Are sociodemographic, lifestyle, and psychosocial characteristics associated with sexual orientation group differences in mental health disparities? Results from a national population-based study

  • Evan A. KruegerEmail author
  • Dawn M. Upchurch
Original Paper



Sexual minority mental health disparities are well documented. However, distinct sexual minority subgroups are often collapsed into a single “lesbian, gay, or bisexual” (LGB) analytic group. While limited research has shown sexual minority subgroup differences in mental health, little is known about the factors underlying these differences. This study examines whether sociodemographic, lifestyle, and psychosocial characteristics are associated with sexual orientation subgroup differences in mental health.


Using the National Epidemiologic Survey on Alcohol and Related Conditions, Wave III, differences in various mental health measures, and sociodemographic, lifestyle, and psychosocial characteristics were assessed across three sexual minority subgroups [lesbians/gay men, bisexuals, and heterosexuals reporting same-sex attractions or behaviors (“heterosexual-identified sexual minorities, HSM”)] and heterosexuals reporting only opposite-sex attractions and behaviors (“heterosexuals”). Sequential linear regressions evaluated the degrees to which different factors attenuated mental health (SF-12) disparities between heterosexuals and sexual minority subgroups. Analyses were sex-stratified.


Several sociodemographic, lifestyle, and psychosocial characteristic differences existed between sexual orientation groups. Further, all sexual minority subgroups had lower SF-12 scores than heterosexuals, except lesbian women. Sociodemographic factors attenuated the disparity for bisexual men. Sociodemographic, lifestyle, plus psychosocial factors attenuated the disparity for HSM men. However, sociodemographic, lifestyle, and psychosocial factors partially, but did not fully, attenuate the disparity for gay men, bisexual women, or HSM women.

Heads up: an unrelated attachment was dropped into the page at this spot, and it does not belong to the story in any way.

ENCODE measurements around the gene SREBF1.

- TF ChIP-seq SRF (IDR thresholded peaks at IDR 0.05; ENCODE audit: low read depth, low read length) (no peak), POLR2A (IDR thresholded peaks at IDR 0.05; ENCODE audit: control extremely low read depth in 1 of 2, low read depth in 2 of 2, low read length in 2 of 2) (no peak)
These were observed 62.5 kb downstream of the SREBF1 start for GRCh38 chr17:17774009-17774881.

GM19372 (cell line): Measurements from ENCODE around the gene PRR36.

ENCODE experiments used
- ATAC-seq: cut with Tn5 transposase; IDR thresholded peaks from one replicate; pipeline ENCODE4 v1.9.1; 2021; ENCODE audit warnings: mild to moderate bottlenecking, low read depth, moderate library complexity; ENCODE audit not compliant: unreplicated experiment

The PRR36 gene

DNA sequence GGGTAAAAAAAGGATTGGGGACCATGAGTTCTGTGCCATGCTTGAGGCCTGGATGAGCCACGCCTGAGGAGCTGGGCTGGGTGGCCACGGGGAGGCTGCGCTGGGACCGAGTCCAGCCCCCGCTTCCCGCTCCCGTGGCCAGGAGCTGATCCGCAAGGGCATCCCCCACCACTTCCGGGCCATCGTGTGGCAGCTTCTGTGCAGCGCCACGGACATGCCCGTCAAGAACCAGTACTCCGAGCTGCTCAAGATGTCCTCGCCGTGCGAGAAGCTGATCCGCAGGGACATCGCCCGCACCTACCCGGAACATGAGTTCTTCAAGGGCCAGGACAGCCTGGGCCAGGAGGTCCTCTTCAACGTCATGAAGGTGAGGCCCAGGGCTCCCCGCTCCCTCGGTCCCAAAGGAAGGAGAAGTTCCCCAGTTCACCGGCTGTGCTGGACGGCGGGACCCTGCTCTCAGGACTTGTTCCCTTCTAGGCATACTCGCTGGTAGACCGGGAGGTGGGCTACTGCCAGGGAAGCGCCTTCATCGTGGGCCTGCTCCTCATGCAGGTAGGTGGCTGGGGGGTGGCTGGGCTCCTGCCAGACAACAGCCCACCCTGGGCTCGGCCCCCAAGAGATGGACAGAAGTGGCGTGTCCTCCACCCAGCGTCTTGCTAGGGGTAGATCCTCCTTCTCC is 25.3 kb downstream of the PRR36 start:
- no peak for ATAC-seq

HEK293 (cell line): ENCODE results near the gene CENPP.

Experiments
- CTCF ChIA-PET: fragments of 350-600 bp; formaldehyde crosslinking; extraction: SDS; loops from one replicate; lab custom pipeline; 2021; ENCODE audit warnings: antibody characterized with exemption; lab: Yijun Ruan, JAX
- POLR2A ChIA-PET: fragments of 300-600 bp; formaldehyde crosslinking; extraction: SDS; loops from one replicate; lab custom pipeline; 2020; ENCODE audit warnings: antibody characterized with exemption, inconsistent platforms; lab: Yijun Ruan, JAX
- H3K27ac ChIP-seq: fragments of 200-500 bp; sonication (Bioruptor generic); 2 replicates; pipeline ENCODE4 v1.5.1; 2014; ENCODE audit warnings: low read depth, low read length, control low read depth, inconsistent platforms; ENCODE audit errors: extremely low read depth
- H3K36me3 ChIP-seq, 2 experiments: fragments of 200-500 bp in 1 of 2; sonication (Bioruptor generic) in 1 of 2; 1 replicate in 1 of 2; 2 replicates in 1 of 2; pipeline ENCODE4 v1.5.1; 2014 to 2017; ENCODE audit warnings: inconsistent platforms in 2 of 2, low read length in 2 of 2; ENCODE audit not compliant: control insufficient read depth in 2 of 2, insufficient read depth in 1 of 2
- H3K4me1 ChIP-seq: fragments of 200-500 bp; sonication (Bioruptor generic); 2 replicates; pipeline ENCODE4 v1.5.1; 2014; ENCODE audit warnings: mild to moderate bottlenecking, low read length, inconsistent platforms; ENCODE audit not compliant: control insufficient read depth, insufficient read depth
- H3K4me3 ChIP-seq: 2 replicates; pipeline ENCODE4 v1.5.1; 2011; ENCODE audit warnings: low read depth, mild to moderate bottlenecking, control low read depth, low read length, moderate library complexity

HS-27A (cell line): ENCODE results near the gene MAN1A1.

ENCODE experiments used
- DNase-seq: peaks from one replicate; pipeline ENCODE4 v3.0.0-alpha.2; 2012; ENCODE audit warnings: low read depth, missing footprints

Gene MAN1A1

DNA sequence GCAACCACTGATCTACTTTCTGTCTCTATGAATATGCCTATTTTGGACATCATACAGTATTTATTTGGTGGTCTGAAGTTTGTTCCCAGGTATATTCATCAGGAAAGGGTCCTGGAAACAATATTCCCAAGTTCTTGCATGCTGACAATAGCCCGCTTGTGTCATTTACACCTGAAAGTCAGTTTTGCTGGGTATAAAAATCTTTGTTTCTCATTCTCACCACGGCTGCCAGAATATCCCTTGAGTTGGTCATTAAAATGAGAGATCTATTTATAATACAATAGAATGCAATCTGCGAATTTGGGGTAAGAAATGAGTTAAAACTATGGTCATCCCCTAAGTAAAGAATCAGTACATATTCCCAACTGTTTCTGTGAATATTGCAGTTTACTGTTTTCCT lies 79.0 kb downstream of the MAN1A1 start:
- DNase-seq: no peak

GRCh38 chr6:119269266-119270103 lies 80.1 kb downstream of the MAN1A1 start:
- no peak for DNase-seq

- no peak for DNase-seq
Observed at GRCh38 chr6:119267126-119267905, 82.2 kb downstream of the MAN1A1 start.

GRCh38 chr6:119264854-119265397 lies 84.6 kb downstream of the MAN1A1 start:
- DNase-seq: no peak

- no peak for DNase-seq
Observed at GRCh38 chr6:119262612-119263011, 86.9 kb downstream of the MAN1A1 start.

Different factors are associated with mental health disparities for sexual minority subgroups. To maximize health intervention efforts, additional research is needed to uncover the specific mechanisms contributing to health disparities across diverse sexual minority populations.


Sexual orientation Mental health Disparities Social epidemiology 



This manuscript was prepared using a limited access data set obtained from the National Institute on Alcohol Abuse and Alcoholism and does not reflect the opinions or views of NIAAA or the U.S. Government. No additional financial disclosures were reported by the authors of this paper. On behalf of all authors, the corresponding author states that there is no conflict of interest.


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Copyright information

© Springer-Verlag GmbH Germany, part of Springer Nature 2019

Authors and Affiliations

  1. 1.Department of Community Health SciencesUCLA Fielding School of Public HealthLos AngelesUSA

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